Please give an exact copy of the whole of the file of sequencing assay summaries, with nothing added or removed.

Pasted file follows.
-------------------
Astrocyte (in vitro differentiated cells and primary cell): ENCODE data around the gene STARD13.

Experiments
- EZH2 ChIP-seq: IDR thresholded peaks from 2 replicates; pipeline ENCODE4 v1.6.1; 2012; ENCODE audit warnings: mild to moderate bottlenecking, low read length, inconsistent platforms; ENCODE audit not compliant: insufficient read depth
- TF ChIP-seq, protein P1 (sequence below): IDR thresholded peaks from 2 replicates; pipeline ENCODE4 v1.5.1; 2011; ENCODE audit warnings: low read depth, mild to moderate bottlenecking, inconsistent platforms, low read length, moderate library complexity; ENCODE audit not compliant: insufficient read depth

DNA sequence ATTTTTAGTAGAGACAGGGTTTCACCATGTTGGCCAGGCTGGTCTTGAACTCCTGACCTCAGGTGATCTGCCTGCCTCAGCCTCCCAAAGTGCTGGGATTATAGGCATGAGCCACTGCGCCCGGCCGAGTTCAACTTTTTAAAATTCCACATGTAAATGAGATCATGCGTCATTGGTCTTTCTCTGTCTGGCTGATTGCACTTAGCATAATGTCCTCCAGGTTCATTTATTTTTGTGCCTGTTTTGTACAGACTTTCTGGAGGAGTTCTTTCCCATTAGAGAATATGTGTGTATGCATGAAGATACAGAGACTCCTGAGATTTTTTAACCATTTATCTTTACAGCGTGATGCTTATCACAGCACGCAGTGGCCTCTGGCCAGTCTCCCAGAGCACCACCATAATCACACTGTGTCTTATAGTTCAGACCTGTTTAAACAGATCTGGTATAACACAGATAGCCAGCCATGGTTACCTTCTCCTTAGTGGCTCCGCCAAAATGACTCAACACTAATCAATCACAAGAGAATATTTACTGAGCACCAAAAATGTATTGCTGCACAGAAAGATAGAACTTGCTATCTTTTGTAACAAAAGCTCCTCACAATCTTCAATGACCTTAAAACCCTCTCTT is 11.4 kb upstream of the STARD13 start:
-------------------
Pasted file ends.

Astrocyte (in vitro differentiated cells and primary cell): ENCODE data around the gene STARD13.

Experiments
- EZH2 ChIP-seq: IDR thresholded peaks from 2 replicates; pipeline ENCODE4 v1.6.1; 2012; ENCODE audit warnings: mild to moderate bottlenecking, low read length, inconsistent platforms; ENCODE audit not compliant: insufficient read depth
- TF ChIP-seq, protein P1 (sequence below): IDR thresholded peaks from 2 replicates; pipeline ENCODE4 v1.5.1; 2011; ENCODE audit warnings: low read depth, mild to moderate bottlenecking, inconsistent platforms, low read length, moderate library complexity; ENCODE audit not compliant: insufficient read depth

DNA sequence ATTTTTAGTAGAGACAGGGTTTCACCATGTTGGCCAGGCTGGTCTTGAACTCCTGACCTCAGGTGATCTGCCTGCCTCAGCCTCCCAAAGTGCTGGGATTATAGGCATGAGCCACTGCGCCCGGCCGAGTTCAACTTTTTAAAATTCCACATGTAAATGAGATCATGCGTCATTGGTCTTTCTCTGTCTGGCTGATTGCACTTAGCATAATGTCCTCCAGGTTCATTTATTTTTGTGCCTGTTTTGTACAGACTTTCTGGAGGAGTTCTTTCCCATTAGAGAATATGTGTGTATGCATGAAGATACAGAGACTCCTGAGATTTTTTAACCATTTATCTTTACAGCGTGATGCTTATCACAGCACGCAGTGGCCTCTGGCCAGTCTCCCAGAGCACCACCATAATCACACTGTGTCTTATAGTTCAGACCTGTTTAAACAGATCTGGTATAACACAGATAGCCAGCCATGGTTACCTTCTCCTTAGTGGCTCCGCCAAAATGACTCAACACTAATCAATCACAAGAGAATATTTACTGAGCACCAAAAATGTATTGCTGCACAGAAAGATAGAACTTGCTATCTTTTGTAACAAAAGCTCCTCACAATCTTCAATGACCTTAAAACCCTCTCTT is 11.4 kb upstream of the STARD13 start: